Ken Staab
Ken Staab

North York's longtime mayor, a well-known mainstay of the borough, died last week after succumbing to his third battle with cancer.

Kenneth Staab, 67, had been visiting a son in South Dakota over the Christmas holiday when he became ill and was hospitalized, said his sister, Jessica Hilt of Springettsbury Township.

Hilt said her brother had overcome bladder cancer several years ago, but was diagnosed with lung cancer in 2012. He was given a clean bill of health when he left York around the holidays, as doctors said the lung cancer was cleared after chemotherapy. But after his out-of-state hospitalization, doctors found that he had cancerous lesions on his brain, Hilt said.

He died Tuesday, Feb. 18. While he was a long way from the town he had served for decades, Hilt said it was a blessing that he was near his son at his death.

Borough councilwoman Sandra Hinkle said Staab was a diligent mayor who seemed to be known by almost everyone in the community.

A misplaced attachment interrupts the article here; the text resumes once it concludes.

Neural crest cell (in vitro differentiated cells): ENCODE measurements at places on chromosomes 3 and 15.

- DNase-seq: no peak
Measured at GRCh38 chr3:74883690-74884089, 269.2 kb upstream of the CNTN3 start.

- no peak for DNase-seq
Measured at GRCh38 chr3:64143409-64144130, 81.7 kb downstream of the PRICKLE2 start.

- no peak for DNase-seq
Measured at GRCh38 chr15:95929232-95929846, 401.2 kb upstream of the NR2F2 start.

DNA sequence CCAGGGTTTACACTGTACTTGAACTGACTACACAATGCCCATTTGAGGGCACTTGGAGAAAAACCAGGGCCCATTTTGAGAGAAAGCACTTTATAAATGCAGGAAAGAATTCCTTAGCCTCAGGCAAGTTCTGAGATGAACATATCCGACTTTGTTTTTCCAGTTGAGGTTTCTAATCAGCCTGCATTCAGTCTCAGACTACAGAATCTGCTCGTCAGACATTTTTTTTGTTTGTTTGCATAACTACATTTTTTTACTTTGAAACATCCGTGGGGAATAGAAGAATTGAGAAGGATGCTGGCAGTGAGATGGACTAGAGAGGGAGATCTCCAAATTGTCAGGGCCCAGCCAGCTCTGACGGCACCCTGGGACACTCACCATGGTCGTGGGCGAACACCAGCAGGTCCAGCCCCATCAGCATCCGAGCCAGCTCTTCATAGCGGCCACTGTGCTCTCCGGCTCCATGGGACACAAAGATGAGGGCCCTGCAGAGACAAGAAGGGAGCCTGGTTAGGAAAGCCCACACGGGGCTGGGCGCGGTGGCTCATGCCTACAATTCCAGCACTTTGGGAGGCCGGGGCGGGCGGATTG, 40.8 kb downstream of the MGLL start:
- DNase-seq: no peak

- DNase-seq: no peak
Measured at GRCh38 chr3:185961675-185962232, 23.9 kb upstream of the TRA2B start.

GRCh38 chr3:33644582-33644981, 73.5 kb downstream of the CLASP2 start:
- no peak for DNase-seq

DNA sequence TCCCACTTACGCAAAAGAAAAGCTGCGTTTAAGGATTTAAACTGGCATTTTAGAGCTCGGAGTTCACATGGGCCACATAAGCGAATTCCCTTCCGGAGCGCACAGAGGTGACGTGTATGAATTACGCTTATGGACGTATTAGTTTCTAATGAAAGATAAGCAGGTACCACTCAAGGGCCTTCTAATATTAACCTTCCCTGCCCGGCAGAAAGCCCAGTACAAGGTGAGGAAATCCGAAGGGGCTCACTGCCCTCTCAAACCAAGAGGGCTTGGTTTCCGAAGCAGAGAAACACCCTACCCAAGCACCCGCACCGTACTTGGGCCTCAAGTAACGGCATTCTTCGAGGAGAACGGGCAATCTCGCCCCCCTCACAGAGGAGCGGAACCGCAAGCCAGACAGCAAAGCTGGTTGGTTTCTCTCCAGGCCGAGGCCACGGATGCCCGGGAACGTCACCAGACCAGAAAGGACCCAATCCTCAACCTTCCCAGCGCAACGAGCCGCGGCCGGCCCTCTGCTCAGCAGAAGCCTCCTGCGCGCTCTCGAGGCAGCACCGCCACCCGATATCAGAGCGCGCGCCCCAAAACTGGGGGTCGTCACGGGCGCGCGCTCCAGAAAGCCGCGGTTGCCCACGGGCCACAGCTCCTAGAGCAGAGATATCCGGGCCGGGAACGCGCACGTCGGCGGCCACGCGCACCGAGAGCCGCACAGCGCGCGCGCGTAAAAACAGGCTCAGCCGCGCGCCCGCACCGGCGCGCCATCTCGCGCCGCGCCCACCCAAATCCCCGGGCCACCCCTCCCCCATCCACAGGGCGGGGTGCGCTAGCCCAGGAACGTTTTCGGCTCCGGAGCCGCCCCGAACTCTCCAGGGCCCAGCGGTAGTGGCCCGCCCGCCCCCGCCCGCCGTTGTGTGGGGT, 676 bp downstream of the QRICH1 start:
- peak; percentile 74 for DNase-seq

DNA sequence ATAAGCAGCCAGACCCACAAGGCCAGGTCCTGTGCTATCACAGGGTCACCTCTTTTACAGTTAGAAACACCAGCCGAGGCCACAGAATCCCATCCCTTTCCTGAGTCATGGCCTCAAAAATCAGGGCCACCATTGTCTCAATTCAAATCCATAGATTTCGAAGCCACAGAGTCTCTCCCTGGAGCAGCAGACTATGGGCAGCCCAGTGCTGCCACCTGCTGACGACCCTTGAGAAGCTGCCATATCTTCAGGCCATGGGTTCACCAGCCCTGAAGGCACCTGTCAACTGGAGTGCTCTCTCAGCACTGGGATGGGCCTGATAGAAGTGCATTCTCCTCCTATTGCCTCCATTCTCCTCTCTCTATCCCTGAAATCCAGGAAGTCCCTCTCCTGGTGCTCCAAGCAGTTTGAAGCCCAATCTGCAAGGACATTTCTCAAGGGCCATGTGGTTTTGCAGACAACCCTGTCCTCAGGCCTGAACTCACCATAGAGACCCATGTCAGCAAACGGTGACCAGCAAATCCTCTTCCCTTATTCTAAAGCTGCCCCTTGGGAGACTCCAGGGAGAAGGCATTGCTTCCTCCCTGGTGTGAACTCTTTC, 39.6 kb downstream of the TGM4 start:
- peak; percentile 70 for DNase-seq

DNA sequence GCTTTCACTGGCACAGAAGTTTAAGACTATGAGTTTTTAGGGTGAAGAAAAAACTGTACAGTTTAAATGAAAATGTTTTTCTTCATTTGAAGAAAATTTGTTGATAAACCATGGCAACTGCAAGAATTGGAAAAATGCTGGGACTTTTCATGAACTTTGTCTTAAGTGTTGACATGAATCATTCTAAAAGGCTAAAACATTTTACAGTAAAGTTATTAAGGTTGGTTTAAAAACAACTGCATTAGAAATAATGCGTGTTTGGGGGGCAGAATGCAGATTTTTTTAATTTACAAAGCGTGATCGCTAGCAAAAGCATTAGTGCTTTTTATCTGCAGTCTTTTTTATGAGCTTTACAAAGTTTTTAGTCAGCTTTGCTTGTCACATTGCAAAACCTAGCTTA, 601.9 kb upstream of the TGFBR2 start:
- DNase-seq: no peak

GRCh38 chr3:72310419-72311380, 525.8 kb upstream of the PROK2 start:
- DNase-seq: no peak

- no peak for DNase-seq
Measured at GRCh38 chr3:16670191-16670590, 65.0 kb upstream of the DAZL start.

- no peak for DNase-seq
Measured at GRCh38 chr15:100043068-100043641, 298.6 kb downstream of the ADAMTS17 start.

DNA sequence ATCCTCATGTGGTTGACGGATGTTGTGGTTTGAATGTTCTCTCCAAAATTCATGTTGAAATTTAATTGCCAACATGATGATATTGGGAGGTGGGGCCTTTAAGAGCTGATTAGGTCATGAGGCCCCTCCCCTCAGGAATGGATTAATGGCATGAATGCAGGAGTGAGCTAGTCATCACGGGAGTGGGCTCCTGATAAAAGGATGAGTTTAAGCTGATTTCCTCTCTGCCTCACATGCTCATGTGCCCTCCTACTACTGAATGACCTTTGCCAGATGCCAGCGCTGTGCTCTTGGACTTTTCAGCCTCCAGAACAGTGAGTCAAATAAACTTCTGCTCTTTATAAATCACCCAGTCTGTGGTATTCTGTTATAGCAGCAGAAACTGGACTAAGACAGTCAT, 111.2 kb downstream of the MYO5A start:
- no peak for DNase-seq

"Everyone was always very concerned when he had health issues, and they stood behind him," she said.

Supported police: He was known for his love of the Golden Oldies and professional sports, as well his support of the Northern Regional Police Department, Hinkle said.

Chief Mark Bentzel said Staab represented the borough on the police department's board from 1997 to 2005 and 2008 to the time of his death, serving as chairman a couple of times.

Bentzel said the friendly mayor often showed up 30 or 40 minutes early for the meetings at the police station, just so he could talk to people. He continued to attend the meetings even when he was ill, and the chemotherapy had caused him to lose his hair, Bentzel said.

"He was the kind of guy that I think, with everyone he talked to, it just seemed like he was making a friend," the chief said. "He was an easy guy to be around and befriend. It seemed like everyone knew him."

Staab liked to talk about his fantasy baseball team, and the two bantered because the chief is a Phillies fan, while Staab liked the Yankees, Bentzel said.

Bentzel said events around the community will be different in Staab's absence.

"Ken was one of those people that came to everything," he said. "Social gatherings, Christmas parties, retirement parties. He was always invited and always came."

A memorial service will be held at 1 p.m. Saturday, May 10, at the John W. Keffer Funeral Home, 2114 W. Market St.

— Reach Christina Kauffman at